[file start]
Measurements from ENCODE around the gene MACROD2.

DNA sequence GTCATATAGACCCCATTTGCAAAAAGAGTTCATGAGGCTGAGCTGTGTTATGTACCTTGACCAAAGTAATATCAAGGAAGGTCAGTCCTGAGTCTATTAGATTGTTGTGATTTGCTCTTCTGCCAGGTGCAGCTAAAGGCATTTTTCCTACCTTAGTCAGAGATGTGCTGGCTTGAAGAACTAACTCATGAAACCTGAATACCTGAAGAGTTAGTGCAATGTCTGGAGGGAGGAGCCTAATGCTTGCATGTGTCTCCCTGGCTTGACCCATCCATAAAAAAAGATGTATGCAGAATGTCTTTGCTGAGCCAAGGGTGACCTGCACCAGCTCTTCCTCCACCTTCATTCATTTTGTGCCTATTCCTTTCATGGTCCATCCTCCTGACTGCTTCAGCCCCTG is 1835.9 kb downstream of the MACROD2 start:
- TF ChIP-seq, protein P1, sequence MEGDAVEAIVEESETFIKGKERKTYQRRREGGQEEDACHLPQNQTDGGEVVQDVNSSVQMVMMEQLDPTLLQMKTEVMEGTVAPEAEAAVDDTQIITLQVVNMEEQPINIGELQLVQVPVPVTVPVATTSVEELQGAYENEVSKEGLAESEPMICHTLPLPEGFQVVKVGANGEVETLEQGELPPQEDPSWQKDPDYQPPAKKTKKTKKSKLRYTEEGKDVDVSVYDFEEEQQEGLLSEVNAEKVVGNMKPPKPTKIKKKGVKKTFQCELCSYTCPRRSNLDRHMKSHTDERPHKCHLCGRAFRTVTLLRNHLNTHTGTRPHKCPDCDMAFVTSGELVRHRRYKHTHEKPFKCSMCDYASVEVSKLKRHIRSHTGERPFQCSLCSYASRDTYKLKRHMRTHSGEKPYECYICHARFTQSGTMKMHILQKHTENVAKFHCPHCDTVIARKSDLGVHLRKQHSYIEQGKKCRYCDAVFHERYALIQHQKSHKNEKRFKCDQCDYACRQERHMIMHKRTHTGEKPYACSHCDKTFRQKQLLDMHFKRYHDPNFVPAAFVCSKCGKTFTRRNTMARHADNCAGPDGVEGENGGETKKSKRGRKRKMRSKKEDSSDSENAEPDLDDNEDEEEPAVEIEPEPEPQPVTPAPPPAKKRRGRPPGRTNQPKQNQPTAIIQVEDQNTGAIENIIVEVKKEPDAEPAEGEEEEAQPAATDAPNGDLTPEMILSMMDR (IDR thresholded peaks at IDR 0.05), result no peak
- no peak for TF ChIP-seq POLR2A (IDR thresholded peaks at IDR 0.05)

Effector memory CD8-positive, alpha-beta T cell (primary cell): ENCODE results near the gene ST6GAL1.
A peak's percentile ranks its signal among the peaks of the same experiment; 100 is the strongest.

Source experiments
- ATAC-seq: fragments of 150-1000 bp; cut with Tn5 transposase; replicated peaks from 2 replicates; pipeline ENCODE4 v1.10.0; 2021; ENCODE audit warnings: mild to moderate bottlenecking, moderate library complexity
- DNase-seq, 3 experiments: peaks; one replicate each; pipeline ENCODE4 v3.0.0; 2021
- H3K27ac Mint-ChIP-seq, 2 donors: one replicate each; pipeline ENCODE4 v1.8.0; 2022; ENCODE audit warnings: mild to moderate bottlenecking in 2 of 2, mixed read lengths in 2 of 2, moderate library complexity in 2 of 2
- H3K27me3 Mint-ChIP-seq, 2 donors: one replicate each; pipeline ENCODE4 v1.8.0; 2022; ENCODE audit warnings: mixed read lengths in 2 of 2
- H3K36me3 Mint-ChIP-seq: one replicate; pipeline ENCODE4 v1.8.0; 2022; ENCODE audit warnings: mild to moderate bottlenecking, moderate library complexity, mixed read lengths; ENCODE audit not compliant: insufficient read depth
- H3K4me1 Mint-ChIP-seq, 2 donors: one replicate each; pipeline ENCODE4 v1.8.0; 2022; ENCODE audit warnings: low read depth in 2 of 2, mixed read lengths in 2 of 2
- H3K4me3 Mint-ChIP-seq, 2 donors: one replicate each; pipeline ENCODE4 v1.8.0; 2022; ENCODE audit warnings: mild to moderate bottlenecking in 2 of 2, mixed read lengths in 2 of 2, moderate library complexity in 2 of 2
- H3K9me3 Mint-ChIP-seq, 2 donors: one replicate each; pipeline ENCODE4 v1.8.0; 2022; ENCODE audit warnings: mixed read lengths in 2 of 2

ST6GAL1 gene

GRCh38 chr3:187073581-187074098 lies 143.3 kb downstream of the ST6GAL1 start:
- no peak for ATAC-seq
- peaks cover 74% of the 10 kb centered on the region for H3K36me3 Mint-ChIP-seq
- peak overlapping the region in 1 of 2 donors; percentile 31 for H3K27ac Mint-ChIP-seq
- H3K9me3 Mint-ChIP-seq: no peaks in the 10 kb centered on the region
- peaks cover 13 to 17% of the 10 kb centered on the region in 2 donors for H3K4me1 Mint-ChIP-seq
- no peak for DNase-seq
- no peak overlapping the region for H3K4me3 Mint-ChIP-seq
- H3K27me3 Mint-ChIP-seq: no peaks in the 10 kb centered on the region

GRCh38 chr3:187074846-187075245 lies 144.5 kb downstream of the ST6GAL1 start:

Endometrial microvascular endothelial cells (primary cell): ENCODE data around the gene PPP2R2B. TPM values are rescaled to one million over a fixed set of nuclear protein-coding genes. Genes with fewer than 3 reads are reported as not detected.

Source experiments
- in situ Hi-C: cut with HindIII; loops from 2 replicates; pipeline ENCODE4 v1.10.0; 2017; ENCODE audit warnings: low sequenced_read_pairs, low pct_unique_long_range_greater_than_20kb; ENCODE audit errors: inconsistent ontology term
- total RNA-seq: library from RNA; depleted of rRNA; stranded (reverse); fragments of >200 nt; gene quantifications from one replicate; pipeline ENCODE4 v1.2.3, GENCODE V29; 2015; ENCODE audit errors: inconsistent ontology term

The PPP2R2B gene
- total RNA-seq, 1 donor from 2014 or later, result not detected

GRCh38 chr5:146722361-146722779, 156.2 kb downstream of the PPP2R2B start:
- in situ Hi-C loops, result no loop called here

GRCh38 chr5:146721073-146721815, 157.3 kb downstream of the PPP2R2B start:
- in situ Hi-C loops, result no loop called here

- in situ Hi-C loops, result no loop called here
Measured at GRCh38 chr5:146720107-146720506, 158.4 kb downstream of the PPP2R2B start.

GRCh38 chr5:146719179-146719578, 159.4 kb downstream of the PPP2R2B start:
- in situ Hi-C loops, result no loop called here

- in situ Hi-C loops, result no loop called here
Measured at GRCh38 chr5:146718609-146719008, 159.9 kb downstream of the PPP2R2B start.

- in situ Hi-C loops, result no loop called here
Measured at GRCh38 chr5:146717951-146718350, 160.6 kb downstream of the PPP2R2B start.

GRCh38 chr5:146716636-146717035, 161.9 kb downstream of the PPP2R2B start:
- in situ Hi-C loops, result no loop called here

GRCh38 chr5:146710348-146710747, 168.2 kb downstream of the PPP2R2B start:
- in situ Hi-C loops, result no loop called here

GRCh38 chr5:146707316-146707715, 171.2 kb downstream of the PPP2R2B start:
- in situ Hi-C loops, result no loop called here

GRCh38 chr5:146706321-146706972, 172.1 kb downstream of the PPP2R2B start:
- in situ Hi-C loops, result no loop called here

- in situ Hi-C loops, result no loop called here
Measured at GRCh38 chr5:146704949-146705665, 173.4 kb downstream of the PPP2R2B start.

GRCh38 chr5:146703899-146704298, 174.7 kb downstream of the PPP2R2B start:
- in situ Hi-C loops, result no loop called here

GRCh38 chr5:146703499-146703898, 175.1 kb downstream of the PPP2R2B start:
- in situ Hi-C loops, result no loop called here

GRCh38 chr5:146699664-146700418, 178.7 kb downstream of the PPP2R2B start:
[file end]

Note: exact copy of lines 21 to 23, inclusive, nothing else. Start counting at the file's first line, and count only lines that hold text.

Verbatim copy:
- H3K9me3 Mint-ChIP-seq: no peaks in the 10 kb centered on the region
- peaks cover 13 to 17% of the 10 kb centered on the region in 2 donors for H3K4me1 Mint-ChIP-seq
- no peak for DNase-seq